Harvesting Change: Making a Local Meat Market

How One Cattle Rancher Ditched the Industrial Meat Model and Forged a More Sustainable One

Cami Koons

Mike Callicrate and his son Teegan are hardworking ranchers. But they aren’t typical.

Almost 30 years ago, they bucked an industrial food production model focused on maximizing output. Instead, they focused on raising healthy cattle without the use of growth hormones or drugs and selling the meat directly to local consumers.

If producers expect to live off the land, they must find a place to sell their products, said Teegan Callicrate, Mike’s son who oversees the Callicrate Cattle Co. ranch, feedlot and slaughter operation in Saint Francis, Kansas.

“Ideally, they should be sold locally and go back to people in the communities that they come from,” Teegan Callicrate said. “That’s what I think this design can do for many communities across the world.”

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The Callicrate family’s integrated approach of raising, processing and selling meat directly to consumers proved to be durable during the COVID-19 pandemic. When meat aisles at most grocery stores were empty due to supply chain disruptions, Mike Callicrate said his operation never “missed a lick.”

Besides creating a more resilient local food chain, Callicrate’s approach is more environmentally sustainable.

In his travels between Colorado Springs, Colorado, where the Ranch Foods Direct processing and retail operation is headquartered, and the ranch in Saint Francis, Mike Callicrate sees dry riverbeds and large-scale farming practices that turn his stomach.

His operation strives to give back to the soil and not pump excess water from the ever-shrinking Ogallala Aquifer.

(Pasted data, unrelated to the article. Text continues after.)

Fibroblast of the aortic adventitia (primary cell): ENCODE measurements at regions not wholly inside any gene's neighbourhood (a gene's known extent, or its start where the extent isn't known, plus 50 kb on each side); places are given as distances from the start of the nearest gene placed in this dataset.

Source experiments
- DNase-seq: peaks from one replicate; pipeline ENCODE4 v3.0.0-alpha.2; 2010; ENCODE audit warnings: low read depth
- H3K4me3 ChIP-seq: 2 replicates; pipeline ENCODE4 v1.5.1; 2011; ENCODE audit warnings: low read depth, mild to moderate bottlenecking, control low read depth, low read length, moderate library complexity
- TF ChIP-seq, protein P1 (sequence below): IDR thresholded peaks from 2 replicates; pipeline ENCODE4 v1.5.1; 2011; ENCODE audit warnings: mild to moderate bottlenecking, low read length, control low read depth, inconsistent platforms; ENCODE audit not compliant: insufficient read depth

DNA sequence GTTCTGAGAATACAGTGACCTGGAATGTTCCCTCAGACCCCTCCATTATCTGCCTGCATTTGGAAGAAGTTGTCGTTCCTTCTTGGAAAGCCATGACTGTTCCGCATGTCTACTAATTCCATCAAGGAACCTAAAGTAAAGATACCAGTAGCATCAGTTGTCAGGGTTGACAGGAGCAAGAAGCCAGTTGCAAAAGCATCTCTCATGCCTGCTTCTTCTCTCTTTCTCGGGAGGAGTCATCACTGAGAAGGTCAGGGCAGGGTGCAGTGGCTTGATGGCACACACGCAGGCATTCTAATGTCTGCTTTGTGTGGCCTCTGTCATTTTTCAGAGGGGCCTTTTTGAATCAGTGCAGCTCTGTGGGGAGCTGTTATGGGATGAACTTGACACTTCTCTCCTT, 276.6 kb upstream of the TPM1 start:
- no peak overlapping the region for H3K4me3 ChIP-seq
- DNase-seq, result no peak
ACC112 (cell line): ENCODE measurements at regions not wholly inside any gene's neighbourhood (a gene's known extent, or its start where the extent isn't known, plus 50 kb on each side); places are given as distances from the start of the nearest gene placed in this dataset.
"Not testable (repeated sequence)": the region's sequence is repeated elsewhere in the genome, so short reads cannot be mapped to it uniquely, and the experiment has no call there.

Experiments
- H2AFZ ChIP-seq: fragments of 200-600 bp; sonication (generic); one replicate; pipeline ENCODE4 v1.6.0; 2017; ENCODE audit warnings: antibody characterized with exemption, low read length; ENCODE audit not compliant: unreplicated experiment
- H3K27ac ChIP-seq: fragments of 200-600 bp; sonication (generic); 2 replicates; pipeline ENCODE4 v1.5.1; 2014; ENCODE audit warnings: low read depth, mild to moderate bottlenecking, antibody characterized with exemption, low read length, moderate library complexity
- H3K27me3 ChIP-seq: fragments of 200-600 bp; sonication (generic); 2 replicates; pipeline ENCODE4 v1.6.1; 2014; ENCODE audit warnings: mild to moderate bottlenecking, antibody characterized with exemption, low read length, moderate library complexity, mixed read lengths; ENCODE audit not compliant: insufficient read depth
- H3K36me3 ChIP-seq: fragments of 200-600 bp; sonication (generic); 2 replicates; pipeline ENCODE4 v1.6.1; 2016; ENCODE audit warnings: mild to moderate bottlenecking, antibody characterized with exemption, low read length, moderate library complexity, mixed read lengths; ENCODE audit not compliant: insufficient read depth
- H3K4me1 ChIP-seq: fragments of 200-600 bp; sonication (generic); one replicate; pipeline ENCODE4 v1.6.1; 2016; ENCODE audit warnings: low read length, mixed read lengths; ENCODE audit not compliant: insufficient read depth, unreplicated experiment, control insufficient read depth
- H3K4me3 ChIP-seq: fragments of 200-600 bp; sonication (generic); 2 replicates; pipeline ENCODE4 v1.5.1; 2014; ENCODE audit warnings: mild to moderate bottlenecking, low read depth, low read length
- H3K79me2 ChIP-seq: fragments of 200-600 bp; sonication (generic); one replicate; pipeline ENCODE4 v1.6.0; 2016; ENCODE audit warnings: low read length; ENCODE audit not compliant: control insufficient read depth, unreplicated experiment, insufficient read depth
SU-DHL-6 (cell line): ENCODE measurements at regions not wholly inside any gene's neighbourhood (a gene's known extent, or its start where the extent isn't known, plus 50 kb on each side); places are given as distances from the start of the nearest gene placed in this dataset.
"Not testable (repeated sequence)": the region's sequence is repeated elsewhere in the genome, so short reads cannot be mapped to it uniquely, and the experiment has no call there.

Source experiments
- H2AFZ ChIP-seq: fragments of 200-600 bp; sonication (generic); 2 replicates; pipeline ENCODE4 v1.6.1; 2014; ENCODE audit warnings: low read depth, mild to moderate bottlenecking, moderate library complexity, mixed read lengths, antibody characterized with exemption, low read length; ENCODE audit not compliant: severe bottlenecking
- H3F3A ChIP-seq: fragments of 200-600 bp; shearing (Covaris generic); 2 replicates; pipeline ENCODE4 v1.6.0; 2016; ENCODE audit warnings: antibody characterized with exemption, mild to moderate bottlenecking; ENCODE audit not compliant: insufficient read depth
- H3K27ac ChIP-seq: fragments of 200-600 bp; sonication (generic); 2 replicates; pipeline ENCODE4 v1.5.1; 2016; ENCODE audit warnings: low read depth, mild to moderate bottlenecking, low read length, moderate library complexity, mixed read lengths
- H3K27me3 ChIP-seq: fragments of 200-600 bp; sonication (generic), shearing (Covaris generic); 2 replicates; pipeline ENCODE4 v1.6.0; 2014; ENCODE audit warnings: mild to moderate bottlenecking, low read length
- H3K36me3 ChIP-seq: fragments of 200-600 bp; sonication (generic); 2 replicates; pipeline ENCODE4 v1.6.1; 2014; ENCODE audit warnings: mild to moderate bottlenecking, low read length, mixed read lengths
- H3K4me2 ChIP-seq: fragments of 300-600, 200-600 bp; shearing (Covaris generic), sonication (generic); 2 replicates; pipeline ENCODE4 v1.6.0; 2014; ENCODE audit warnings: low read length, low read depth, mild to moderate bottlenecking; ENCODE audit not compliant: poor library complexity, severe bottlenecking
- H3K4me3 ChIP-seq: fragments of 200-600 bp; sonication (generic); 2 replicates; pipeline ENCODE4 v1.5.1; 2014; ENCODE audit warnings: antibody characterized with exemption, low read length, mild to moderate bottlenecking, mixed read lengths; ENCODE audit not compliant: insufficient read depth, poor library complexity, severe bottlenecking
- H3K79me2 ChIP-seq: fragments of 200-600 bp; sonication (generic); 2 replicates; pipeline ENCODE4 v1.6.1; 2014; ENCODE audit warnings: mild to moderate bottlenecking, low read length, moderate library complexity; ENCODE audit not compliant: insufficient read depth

“When you consider that all wealth comes from the soil, let’s put together models that build soil rather than deplete soil,” he said.

That means rotational grazing for cattle and feeding them grains that are locally grown without chemicals or genetically modified seeds. The company also composts all its slaughter waste and turns the bones into biochar that goes back into the soil.

It’s all part of an effort to rethink the food chain in ways that make it more resilient and sustainable.

“And I think it’s these kinds of models that do that,” Mike Callicrate said.

To learn more, watch the first episode in a new Flatland series focusing on the food chain, “Harvesting Change,” part of a PBS climate change programming initiative

Original Post: Harvesting Change: Making a Local Meat Market

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4 Responses to Harvesting Change: Making a Local Meat Market

  1. Anonymous says:

    The Callicrates are making a real difference in helping ranches get a fair price for their production. Thank you for all you have done.

  2. Anonymous says:

    A bit off topic – yet relevant.
    For Your Review: The Avian flu [ HOAX ] is devastating farms


  3. Bigus Macus says:

    Do you have any information on where I can find something like this back east? I live in Virginia and would love to be able to source something like this.

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